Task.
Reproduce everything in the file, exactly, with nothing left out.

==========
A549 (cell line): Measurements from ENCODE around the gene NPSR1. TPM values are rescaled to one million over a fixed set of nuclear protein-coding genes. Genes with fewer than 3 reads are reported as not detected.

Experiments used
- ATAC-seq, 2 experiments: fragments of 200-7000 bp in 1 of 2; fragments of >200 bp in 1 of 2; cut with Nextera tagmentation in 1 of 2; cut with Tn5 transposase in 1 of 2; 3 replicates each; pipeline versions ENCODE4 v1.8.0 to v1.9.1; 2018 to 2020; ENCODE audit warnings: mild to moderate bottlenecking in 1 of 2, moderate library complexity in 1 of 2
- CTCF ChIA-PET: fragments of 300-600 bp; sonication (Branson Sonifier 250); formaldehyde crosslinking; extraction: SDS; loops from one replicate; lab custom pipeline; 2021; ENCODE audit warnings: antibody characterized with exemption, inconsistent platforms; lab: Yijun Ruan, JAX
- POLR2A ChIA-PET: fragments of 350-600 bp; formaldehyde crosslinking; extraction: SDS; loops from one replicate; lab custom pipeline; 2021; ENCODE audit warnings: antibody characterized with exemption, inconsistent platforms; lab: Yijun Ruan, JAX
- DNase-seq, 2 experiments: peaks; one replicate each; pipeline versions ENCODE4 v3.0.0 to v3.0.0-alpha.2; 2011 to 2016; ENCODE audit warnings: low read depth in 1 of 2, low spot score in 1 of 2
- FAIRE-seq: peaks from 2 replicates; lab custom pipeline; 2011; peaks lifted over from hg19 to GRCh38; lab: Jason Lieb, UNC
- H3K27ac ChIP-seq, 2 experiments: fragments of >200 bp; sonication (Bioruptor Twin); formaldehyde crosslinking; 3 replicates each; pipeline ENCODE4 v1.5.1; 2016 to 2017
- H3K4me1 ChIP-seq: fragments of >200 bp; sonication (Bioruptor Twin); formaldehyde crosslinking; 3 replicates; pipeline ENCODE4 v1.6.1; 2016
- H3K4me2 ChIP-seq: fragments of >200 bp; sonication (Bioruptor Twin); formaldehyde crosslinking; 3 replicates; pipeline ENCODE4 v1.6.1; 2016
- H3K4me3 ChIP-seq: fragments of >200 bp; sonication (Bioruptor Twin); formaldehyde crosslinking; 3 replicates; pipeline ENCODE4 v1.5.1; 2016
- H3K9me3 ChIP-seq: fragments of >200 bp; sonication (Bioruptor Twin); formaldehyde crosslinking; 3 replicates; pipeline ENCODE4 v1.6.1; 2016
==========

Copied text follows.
A549 (cell line): Measurements from ENCODE around the gene NPSR1. TPM values are rescaled to one million over a fixed set of nuclear protein-coding genes. Genes with fewer than 3 reads are reported as not detected.

Experiments used
- ATAC-seq, 2 experiments: fragments of 200-7000 bp in 1 of 2; fragments of >200 bp in 1 of 2; cut with Nextera tagmentation in 1 of 2; cut with Tn5 transposase in 1 of 2; 3 replicates each; pipeline versions ENCODE4 v1.8.0 to v1.9.1; 2018 to 2020; ENCODE audit warnings: mild to moderate bottlenecking in 1 of 2, moderate library complexity in 1 of 2
- CTCF ChIA-PET: fragments of 300-600 bp; sonication (Branson Sonifier 250); formaldehyde crosslinking; extraction: SDS; loops from one replicate; lab custom pipeline; 2021; ENCODE audit warnings: antibody characterized with exemption, inconsistent platforms; lab: Yijun Ruan, JAX
- POLR2A ChIA-PET: fragments of 350-600 bp; formaldehyde crosslinking; extraction: SDS; loops from one replicate; lab custom pipeline; 2021; ENCODE audit warnings: antibody characterized with exemption, inconsistent platforms; lab: Yijun Ruan, JAX
- DNase-seq, 2 experiments: peaks; one replicate each; pipeline versions ENCODE4 v3.0.0 to v3.0.0-alpha.2; 2011 to 2016; ENCODE audit warnings: low read depth in 1 of 2, low spot score in 1 of 2
- FAIRE-seq: peaks from 2 replicates; lab custom pipeline; 2011; peaks lifted over from hg19 to GRCh38; lab: Jason Lieb, UNC
- H3K27ac ChIP-seq, 2 experiments: fragments of >200 bp; sonication (Bioruptor Twin); formaldehyde crosslinking; 3 replicates each; pipeline ENCODE4 v1.5.1; 2016 to 2017
- H3K4me1 ChIP-seq: fragments of >200 bp; sonication (Bioruptor Twin); formaldehyde crosslinking; 3 replicates; pipeline ENCODE4 v1.6.1; 2016
- H3K4me2 ChIP-seq: fragments of >200 bp; sonication (Bioruptor Twin); formaldehyde crosslinking; 3 replicates; pipeline ENCODE4 v1.6.1; 2016
- H3K4me3 ChIP-seq: fragments of >200 bp; sonication (Bioruptor Twin); formaldehyde crosslinking; 3 replicates; pipeline ENCODE4 v1.5.1; 2016
- H3K9me3 ChIP-seq: fragments of >200 bp; sonication (Bioruptor Twin); formaldehyde crosslinking; 3 replicates; pipeline ENCODE4 v1.6.1; 2016